by Bec Cavalôt

How to stay emotionally connected to your tween son

It feels like only a few weeks ago that my 10-year-old son was happily hugging me goodbye at the school gate. Even saying, “I love you” in front of his friends.

Now it’s say goodbye at the corner, eye rolls and “you’re so embarrassing mum”.

It’s been a tough year for everyone, but I think the real reason he’s suddenly so mum-adverse is the tween transition.

Unfortunately, I can’t force the clock hands back. So, I’m trying to find new ways to emotionally connect with my tweenage son.

Here are few tips that work for us. Well, sometimes…

Let the little things go

You’re fighting to hold on to your little boy while trying to let him work stuff out for himself. He’s stuck between still needing you and a newfound need for independence. It’s a time of conflict and struggle for both you and your son. Don’t go into battle over the small stuff. It’s not easy, but try to ignore his messy bedroom or bad table manners. Take a breath. Acknowledge that you’re annoyed. Then let it go.

And if it is ‘big stuff’ – something you need to address with your son – try to wait for the storm to pass. Telling your son he’s wrong or his behaviour is unacceptable in the moment (when you’re feeling hurt or angry and he’s still all guns blazing) will just add fuel to the fire.

Respect his boundaries

Suddenly the bedroom door is shut. All the time. He’s mortified if he sees you only half-dressed. He’s embarrassed by your too-loud cheers from the sidelines. His new ‘boundaries’ might seem silly or unimportant to you but respecting them when you can – by knocking, putting on your robe or toning down the whooping – shows your son that you respect his space and need for privacy.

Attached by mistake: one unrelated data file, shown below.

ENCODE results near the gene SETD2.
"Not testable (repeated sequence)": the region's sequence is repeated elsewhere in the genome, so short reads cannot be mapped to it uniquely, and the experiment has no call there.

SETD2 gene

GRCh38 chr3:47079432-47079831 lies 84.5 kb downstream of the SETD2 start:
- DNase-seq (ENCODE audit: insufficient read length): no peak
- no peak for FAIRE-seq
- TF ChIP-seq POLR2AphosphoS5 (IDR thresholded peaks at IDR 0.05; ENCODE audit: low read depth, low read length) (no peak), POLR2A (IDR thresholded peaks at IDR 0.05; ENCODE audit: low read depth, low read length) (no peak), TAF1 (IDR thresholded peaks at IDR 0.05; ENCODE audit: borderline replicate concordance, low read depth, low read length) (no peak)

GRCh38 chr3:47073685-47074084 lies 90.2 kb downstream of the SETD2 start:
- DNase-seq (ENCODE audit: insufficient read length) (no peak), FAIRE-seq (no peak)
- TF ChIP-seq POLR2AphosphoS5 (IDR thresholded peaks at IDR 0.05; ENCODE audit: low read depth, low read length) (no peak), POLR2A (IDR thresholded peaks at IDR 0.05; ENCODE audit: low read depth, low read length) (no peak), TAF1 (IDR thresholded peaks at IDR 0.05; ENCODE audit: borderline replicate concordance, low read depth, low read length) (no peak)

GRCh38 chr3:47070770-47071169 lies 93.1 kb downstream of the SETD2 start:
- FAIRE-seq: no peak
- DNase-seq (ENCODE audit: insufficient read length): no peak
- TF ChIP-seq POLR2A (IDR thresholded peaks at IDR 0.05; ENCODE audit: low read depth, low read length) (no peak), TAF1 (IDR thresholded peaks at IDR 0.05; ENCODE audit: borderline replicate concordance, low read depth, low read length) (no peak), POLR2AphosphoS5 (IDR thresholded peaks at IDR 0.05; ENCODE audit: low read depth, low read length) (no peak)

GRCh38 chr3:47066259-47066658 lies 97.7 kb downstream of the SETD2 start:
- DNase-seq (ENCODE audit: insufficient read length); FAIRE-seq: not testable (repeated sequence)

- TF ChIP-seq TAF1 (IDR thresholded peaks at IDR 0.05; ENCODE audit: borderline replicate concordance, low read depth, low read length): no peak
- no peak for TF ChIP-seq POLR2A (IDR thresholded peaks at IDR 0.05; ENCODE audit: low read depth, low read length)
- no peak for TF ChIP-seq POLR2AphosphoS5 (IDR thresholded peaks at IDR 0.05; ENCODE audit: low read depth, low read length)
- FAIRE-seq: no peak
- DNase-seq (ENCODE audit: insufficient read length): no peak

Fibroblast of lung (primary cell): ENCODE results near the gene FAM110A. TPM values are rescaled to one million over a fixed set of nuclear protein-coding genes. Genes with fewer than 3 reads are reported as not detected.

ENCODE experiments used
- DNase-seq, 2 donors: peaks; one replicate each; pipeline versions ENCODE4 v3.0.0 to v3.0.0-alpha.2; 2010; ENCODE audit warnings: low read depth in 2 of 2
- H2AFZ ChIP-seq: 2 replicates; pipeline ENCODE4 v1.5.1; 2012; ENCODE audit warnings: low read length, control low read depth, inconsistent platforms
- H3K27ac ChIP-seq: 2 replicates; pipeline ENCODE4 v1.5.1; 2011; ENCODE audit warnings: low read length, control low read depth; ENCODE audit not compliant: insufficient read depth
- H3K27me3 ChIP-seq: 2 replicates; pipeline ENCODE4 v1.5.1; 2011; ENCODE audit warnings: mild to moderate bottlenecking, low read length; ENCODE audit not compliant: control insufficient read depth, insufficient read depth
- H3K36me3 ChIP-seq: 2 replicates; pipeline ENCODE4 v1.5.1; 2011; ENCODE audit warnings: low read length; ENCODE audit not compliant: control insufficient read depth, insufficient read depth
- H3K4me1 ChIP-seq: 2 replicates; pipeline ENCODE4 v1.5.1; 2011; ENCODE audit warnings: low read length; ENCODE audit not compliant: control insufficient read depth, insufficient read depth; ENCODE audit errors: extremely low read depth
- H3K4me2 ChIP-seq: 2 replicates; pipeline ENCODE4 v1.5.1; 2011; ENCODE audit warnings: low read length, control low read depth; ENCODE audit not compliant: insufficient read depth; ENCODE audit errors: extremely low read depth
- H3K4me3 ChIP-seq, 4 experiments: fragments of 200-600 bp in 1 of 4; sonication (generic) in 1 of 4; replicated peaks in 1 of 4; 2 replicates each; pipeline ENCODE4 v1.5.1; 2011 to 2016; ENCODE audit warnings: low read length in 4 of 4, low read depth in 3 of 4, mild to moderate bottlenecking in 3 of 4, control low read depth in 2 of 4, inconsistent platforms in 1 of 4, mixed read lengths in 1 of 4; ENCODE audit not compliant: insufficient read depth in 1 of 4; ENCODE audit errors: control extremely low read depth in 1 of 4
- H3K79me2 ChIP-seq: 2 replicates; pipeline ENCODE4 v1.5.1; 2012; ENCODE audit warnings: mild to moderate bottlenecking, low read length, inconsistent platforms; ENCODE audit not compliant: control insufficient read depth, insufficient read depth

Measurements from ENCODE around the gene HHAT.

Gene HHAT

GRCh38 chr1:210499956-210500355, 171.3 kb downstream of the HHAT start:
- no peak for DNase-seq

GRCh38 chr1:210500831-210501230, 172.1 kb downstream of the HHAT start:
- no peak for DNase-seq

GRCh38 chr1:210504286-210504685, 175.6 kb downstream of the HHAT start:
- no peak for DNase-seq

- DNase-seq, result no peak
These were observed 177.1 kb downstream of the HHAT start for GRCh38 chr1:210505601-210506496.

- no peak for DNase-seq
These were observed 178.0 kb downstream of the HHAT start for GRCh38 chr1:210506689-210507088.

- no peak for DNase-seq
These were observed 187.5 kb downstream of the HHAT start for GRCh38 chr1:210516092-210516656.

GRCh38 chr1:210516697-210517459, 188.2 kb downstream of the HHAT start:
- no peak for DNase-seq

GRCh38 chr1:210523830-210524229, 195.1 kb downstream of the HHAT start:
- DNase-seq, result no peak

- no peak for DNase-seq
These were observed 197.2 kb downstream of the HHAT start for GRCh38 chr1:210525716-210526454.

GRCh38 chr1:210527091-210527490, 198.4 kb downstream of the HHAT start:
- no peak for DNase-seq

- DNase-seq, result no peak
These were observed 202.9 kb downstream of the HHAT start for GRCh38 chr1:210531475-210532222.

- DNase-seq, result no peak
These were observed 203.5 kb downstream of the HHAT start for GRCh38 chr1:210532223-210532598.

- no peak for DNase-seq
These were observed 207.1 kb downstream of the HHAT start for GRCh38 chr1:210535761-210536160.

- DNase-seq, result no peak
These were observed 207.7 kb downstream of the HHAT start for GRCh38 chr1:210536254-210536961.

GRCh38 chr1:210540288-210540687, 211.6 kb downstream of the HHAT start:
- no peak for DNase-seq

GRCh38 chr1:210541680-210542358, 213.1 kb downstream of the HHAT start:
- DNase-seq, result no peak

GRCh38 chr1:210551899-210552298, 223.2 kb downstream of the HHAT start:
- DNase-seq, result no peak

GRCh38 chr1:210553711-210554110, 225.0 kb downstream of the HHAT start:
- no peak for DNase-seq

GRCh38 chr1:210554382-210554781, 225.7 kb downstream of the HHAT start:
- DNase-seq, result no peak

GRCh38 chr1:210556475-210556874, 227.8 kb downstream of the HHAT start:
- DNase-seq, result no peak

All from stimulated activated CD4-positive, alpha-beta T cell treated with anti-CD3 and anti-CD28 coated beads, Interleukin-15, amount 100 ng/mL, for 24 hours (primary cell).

Be your son’s sounding board

When your son does come to you for a chat, listen more than you talk. A lot more. Let your son know you’re happy he wants to talk to you. Give him your full attention, try to listen without judgment and validate his emotions – even if you completely disagree. Showing respect for his opinions and feelings will mean he’s likely to share them with you more often.

Be curious about things he loves

When you show genuine interest in the things and people your son is passionate about, it tells him he’s important to you. Though you may have little interest in Minecraft or the AFL draft pick, try and listen. Just remember not to undo all your hard work by overstepping those boundaries we talked about earlier.

Hero him for the great stuff he does

When you’re in the middle of the tween tornado of hurt and hormones, it can feel like the negative far outweighs the positive. And that’s exhausting for everyone. So recognise, and vocalise, your son’s hero moments as often as you can. This can be as simple as thanking him for being kind to his little brother, praising his efforts at school or telling him how much you love watching him play his favourite sport.  

Some days you’ll try all of the above. And nothing will work. So don’t forget to be compassionate to yourself too. You can’t connect with your son from a place of kindness and care if you’re not being kind and caring to yourself. Give yourself love. Give your son love. Give him space. And trust he’ll come back

 

Brought to you by Brighton Grammar School

Bec Cavalôt is a Melbourne-based writer, and mum of two beautiful, boisterous boys. You can find her at www.cavalotcopy.com. This article is about

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